Sep 27, 2022

The traditional approach to banking is transactional. Customers need to make a deposit or move money, so they interact with their bank to get the job done. Once the transaction is complete, the relationship stalls until the next time customers need help.

But in today’s connected world—buoyed by the growth of fintech startups—customers are looking for brands to be strategic advisors. It’s more about building a lasting relationship and providing continual value than checking off a transactional box. And although this trend is evident in the world of finance, the principle applies to every industry.

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Blake Morgan is a customer experience futurist, keynote speaker, and author of the bestselling book The Customer Of The Future. For regular updates on customer experience, sign up for her weekly newsletter here

Sep 20, 2022

Every business, regardless of industry, location, or size, depends on communication to create a fantastic customer experience. You can’t build relationships, get feedback, understand customers, or share information without being a great communicator. But there’s a difference between communication that is brand-focused and communication that is customer-focused. 

Online marketing expert and author Amy Porterfield helps entrepreneurs and companies of all sizes create clear, customer-focused communication. No matter if you’re getting a business off the ground or working with a beloved brand, communicating clearly is crucial.

Sep 13, 2022

The ultimate goal of customer experience is always to make customers’ lives easier and better.

Or, in the words of Getaway Chief Experience Officer Carlos Becil, to give them everything they need and nothing they don’t.

Sep 6, 2022

The goal of customer experience is always to make customers’ lives easier and better. And a huge part of achieving that goal is solving problems for your customers and their communities.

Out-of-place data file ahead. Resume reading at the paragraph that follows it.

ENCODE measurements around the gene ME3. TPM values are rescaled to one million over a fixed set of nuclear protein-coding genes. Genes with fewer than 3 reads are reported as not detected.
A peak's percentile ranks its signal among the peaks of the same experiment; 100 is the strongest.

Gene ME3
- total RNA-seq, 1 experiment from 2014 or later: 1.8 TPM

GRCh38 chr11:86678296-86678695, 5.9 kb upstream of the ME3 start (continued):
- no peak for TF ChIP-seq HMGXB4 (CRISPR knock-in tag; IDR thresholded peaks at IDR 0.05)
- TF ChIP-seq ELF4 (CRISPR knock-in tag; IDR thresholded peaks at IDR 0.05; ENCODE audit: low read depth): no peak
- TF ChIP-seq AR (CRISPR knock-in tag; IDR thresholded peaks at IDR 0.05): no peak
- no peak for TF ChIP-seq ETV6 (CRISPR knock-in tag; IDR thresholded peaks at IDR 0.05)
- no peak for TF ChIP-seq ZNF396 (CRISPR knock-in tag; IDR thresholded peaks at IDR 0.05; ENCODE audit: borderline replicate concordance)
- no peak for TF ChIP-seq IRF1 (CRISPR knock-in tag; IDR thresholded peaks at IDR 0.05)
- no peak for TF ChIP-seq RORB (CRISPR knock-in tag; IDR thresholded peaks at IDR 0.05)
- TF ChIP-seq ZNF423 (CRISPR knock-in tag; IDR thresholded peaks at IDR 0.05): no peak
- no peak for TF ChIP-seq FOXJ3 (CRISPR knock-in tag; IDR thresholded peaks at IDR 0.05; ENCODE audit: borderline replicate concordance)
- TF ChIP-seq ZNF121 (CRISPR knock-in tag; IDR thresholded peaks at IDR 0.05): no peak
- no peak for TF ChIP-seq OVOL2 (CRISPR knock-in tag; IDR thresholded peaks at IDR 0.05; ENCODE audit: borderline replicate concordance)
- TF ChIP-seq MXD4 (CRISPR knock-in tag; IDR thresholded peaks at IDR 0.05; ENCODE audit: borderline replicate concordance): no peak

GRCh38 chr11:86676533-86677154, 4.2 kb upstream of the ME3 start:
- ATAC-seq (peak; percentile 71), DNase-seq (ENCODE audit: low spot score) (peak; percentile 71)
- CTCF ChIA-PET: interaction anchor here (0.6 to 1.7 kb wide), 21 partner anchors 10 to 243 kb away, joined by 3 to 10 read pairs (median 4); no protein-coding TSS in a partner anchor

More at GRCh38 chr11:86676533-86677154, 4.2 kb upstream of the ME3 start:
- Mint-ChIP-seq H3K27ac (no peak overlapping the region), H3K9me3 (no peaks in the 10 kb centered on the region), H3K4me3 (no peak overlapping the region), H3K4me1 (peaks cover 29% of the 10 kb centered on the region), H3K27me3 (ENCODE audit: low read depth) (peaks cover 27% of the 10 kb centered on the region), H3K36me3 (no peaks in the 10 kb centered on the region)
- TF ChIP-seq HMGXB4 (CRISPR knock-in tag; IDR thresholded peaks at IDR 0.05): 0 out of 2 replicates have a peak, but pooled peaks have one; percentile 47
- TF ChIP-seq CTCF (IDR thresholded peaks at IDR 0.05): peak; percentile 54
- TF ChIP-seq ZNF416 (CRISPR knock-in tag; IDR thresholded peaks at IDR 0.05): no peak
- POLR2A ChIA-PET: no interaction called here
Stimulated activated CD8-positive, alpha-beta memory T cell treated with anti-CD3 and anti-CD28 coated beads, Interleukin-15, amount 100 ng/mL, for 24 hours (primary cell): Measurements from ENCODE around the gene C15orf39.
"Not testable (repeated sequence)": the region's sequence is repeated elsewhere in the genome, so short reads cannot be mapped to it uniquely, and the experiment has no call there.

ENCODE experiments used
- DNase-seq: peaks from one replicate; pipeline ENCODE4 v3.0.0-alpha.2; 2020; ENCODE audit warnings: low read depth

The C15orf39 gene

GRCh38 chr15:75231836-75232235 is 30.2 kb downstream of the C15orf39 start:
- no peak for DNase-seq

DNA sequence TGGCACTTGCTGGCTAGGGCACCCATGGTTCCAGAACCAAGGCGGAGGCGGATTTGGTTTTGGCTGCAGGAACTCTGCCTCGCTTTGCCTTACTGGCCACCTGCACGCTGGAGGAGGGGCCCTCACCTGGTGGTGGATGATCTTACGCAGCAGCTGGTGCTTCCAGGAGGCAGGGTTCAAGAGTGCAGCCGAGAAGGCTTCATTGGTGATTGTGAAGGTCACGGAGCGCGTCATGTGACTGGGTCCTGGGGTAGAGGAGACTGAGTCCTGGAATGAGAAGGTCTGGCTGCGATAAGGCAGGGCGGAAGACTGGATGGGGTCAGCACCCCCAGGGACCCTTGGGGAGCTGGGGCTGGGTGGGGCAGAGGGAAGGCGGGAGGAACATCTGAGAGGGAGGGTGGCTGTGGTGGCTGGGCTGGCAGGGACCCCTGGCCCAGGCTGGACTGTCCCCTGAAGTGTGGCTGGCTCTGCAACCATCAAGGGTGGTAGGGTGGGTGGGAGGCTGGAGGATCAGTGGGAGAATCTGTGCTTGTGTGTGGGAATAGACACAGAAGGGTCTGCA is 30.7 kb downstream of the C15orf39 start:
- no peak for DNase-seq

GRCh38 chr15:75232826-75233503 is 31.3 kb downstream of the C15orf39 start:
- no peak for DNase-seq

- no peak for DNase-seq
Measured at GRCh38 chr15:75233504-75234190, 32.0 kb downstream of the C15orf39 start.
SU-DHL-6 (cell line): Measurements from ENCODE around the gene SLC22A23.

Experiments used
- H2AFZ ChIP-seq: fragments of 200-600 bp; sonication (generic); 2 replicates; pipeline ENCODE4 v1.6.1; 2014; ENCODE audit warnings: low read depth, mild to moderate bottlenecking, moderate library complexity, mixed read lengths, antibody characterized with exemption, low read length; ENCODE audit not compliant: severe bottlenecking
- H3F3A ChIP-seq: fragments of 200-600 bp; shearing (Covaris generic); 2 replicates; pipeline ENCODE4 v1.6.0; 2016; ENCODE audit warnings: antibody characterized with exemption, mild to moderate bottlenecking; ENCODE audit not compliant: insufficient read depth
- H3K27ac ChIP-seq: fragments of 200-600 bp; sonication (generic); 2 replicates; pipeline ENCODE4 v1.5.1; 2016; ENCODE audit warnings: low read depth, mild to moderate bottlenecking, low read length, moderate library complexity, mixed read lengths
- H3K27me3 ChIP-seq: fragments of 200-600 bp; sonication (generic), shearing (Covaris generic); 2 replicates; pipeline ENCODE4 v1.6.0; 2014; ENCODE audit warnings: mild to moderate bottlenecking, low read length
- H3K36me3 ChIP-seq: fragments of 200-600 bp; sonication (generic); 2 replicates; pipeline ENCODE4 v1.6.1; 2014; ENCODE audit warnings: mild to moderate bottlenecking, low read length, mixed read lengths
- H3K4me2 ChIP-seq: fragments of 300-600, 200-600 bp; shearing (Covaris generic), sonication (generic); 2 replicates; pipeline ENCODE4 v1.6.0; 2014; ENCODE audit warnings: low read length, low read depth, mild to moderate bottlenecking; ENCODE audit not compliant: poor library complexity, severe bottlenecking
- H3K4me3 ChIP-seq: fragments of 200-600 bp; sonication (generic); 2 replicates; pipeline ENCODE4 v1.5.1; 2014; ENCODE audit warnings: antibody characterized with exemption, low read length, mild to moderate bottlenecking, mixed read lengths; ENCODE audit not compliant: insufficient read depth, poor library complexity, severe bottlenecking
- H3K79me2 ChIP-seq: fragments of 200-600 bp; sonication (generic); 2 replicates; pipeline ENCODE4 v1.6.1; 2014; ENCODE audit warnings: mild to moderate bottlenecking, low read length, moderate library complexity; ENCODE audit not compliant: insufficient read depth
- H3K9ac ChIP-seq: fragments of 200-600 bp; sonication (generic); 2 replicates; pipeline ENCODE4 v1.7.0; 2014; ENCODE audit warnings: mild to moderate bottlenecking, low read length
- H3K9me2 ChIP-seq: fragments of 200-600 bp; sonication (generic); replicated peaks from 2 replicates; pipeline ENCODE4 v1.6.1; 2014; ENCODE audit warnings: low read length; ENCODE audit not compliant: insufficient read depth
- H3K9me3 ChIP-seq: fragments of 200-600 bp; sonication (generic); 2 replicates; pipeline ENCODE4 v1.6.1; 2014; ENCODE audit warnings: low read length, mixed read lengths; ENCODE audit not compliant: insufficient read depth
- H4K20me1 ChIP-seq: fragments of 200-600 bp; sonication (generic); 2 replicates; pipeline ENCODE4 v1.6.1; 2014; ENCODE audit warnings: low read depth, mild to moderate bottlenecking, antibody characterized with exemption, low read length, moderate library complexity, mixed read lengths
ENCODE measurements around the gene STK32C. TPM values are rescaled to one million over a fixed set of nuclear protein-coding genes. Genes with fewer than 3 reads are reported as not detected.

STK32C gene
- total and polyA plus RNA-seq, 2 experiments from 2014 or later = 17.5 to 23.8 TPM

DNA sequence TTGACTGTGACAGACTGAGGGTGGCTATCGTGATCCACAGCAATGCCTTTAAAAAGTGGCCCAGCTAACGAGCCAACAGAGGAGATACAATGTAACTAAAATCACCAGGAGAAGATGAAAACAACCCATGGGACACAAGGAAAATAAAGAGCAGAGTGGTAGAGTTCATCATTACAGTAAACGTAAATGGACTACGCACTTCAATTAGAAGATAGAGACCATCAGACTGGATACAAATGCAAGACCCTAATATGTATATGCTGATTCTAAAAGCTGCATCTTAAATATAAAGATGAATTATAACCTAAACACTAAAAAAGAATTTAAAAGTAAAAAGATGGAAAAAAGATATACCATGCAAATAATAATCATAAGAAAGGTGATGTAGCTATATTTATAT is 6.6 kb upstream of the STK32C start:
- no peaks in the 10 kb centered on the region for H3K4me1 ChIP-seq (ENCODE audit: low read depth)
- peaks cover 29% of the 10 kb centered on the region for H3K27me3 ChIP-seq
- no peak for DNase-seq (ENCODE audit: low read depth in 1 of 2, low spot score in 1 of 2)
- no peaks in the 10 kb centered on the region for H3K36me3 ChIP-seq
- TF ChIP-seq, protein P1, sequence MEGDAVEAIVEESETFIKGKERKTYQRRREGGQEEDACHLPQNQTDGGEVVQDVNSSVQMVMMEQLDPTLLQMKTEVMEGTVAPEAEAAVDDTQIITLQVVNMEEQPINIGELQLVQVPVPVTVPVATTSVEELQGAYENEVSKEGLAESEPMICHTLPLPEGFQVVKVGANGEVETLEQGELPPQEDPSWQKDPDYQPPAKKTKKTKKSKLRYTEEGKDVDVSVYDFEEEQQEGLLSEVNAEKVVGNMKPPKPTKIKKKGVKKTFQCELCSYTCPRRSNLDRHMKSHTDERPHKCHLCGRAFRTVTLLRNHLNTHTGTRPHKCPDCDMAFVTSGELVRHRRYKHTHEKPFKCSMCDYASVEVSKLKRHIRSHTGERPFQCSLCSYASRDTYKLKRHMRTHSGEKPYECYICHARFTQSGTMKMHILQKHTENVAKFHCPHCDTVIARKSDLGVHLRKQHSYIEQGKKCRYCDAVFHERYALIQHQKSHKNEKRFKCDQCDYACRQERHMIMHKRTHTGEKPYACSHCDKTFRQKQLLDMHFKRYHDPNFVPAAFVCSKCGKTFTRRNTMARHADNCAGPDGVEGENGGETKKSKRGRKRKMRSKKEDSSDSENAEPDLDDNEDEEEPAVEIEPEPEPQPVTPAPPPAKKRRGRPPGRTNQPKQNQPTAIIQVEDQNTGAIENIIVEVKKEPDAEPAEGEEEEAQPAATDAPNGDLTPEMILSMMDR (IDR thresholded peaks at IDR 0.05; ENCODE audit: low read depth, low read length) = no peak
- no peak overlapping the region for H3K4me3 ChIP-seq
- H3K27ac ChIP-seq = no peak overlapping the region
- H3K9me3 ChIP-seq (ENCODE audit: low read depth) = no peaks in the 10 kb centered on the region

But taking a stance and getting involved in the community to solve problems is challenging for some brands. Kofi Amoo-Gottfried, DoorDash’s first-ever CMO, says the key is to find what is authentic to your brand. You can’t speak out on everything happening in the world, but you can get involved with issues that impact your customers and business. 

Aug 30, 2022

When The Halal Guys started as a New York City food cart in 1990, technology was the furthest thing from the founders’ minds. Today, the growing and thriving restaurant is rapidly expanding, thanks largely to a customer-focused digital approach to dining.

Customers will always seek out great food, but they increasingly want a digital dining experience. Chief Development Officer Margaret Carrera says being open to evolving with new technology demands has allowed The Halal Guys to innovate and offer new digital capabilities. Technology has the power to enhance how people experience the food, from ordering to the in-restaurant dining and delivery experiences.

Aug 23, 2022

Employee experience and customer experience are clearly linked—especially on a large scale at the world’s largest employer. 

According to Donna Morris, Chief People Officer at Walmart, if employees don’t have a great experience, it’s difficult for people who don’t get a paycheck to have a great experience.

A great customer experience starts with a great employee experience, and the line between the two is increasingly blurring. After all, employees are customers of the brand. And with more than 2 million global associates, Walmart’s employees have an incredible impact on the brand and the customer experience.

Aug 16, 2022

How do you move an iconic brand towards the future?

 

That was the question Harry Overly, President and CEO of Sun-Maid, faced when he took over the company in 2017. The brand had vast stores of emotional equity, not to mention the familiarity and fondness for its iconic red raisin boxes. But it didn’t have a coordinated consumer marketing strategy and had missed an entire generation of consumers. Overly relied on data and customer feedback to bring the brand to the present.

Aug 9, 2022

Creating A Customer-Centric Utility Company

Utility companies aren’t typically known for their customer-centricity. 

But Kevin Walker, CEO of Duquesne Light in Pittsburgh, is transforming the industry by making customers a central focus.

Walker admits that the system used to be a one-way flow from facilities to customers. Until recently, most utility companies referred to their customers as “meters” or inanimate objects instead of focusing on them as humans.

But customers are more involved in their utilities than before, and an increasing number of companies like Duquesne Light are transforming to provide personalized, digital service.

 


Blake Morgan is a customer experience futurist, keynote speaker, and author of the bestselling book The Customer Of The Future. For regular updates on customer experience, sign up for her weekly newsletter here.

Aug 2, 2022

Customer Experience Is A Decision